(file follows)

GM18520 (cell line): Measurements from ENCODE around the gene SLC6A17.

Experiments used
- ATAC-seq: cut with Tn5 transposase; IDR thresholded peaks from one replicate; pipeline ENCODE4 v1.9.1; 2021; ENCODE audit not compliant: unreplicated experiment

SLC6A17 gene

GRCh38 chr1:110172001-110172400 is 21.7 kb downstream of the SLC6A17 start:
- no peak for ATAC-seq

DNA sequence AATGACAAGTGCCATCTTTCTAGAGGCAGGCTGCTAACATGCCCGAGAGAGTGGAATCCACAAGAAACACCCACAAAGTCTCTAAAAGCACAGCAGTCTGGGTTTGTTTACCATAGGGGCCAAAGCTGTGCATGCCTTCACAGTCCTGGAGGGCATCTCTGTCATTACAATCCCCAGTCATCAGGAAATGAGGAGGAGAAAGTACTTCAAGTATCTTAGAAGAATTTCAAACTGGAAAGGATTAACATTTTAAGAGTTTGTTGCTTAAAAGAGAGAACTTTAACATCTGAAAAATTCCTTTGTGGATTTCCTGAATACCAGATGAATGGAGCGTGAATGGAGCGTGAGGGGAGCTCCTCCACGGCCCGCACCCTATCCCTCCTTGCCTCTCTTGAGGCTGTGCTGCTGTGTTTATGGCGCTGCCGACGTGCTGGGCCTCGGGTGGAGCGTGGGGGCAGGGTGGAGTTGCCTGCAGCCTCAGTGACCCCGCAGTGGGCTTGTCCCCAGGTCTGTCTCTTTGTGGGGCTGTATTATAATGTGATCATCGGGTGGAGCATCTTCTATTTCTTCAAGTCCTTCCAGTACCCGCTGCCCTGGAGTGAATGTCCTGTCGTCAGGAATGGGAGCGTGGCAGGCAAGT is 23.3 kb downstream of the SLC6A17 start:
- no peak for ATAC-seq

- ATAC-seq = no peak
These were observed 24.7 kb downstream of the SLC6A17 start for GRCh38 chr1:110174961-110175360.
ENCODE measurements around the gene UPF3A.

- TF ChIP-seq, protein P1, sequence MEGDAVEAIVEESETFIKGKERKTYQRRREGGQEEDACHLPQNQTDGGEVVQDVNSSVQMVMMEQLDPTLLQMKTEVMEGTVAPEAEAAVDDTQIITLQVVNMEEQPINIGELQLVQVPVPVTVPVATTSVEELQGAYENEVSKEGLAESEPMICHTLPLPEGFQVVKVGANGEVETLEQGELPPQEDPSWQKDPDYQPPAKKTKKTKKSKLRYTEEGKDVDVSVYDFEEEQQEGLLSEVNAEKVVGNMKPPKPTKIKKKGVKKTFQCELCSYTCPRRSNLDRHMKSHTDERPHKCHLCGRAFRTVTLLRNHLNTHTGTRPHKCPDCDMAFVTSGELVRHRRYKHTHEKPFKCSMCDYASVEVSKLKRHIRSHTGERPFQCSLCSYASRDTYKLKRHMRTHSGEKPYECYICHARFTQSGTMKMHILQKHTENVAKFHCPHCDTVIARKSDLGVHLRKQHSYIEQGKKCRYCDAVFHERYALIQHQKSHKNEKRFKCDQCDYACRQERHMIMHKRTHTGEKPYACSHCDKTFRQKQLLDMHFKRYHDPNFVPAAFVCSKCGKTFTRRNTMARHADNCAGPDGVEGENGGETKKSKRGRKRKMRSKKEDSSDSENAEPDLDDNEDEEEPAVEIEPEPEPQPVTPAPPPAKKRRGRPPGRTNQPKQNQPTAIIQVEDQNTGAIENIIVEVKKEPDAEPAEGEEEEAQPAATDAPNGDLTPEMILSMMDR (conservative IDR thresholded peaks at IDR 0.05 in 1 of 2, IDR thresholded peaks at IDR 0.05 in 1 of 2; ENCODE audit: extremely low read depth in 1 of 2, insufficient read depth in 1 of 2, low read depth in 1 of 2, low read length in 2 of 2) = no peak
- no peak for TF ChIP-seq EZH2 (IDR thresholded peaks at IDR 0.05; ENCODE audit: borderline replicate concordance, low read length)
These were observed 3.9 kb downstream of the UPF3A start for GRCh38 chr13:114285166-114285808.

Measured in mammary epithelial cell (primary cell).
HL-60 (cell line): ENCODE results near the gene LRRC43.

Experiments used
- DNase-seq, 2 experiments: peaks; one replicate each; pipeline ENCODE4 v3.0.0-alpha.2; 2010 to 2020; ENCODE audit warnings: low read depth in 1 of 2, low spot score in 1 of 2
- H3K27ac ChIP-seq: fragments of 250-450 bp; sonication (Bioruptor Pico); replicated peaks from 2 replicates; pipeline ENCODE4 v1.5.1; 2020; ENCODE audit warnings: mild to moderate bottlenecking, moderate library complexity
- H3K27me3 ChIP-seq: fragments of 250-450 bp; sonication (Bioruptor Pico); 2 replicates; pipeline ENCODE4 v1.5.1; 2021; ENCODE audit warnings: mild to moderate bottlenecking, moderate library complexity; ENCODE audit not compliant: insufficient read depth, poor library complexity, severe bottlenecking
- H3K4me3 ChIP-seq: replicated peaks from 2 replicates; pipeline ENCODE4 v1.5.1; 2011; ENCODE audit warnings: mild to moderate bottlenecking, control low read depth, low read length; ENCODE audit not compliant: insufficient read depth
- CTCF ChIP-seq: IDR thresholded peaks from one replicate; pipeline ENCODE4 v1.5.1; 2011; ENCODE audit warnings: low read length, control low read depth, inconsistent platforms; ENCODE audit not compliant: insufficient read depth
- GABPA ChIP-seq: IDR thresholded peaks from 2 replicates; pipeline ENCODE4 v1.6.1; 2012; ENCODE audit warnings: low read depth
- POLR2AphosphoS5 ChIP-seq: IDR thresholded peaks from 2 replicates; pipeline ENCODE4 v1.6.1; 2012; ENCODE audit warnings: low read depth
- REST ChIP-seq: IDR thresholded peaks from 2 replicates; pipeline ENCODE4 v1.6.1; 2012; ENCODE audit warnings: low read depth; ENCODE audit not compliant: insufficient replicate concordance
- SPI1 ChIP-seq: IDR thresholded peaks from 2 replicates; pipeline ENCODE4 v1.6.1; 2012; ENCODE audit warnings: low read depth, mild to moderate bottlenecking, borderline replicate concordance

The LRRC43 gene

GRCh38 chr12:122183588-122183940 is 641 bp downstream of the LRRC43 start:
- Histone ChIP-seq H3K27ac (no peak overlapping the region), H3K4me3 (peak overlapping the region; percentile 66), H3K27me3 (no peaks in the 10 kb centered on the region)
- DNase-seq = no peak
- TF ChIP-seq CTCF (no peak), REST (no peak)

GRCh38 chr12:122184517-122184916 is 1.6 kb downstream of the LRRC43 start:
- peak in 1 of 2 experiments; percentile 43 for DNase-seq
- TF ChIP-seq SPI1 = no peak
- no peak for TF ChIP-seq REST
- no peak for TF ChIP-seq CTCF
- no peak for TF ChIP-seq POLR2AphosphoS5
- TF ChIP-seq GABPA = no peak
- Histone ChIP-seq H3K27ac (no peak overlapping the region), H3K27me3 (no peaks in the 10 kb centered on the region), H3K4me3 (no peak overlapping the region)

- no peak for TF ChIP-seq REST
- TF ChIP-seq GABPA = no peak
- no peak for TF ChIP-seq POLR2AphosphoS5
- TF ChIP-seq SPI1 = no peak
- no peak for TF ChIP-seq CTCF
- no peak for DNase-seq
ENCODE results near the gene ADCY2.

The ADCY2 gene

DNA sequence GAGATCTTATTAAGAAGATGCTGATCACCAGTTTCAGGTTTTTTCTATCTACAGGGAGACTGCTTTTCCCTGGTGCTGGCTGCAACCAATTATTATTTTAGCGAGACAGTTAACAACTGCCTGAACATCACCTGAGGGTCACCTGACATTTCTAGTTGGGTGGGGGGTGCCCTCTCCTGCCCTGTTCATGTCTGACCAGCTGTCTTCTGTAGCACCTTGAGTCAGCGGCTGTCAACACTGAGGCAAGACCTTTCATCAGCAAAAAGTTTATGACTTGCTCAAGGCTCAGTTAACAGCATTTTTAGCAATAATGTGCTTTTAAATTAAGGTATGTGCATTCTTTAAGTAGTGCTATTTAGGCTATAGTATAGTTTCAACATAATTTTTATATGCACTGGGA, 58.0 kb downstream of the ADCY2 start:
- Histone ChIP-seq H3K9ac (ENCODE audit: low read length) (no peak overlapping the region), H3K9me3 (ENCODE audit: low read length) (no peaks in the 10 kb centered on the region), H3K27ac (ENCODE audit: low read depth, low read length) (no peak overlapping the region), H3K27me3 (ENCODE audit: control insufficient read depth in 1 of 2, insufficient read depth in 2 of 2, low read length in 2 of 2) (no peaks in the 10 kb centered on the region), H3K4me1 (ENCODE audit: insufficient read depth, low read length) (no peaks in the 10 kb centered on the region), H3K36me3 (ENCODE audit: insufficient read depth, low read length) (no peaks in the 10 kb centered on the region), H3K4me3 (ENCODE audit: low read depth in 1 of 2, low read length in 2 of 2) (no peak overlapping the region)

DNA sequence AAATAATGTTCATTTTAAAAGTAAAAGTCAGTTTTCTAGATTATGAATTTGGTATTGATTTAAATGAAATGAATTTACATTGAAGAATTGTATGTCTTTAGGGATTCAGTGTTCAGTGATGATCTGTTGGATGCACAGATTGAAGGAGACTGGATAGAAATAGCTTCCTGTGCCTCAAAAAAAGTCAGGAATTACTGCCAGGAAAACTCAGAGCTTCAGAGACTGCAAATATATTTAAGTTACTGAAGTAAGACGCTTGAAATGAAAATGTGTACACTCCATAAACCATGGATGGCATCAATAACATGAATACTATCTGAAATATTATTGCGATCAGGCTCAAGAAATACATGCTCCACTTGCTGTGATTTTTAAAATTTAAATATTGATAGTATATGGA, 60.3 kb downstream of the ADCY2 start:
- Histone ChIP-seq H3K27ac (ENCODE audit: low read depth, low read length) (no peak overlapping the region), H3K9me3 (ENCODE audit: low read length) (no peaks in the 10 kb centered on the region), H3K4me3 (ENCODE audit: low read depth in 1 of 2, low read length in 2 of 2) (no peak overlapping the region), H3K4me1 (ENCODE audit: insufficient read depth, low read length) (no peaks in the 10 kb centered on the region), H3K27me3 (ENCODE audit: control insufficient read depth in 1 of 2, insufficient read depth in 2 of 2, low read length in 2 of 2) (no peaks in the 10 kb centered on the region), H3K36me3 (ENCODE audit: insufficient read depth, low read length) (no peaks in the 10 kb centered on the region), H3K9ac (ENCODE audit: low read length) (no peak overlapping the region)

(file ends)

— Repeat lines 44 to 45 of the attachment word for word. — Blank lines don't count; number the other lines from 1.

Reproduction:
- no peak for TF ChIP-seq CTCF
- no peak for DNase-seq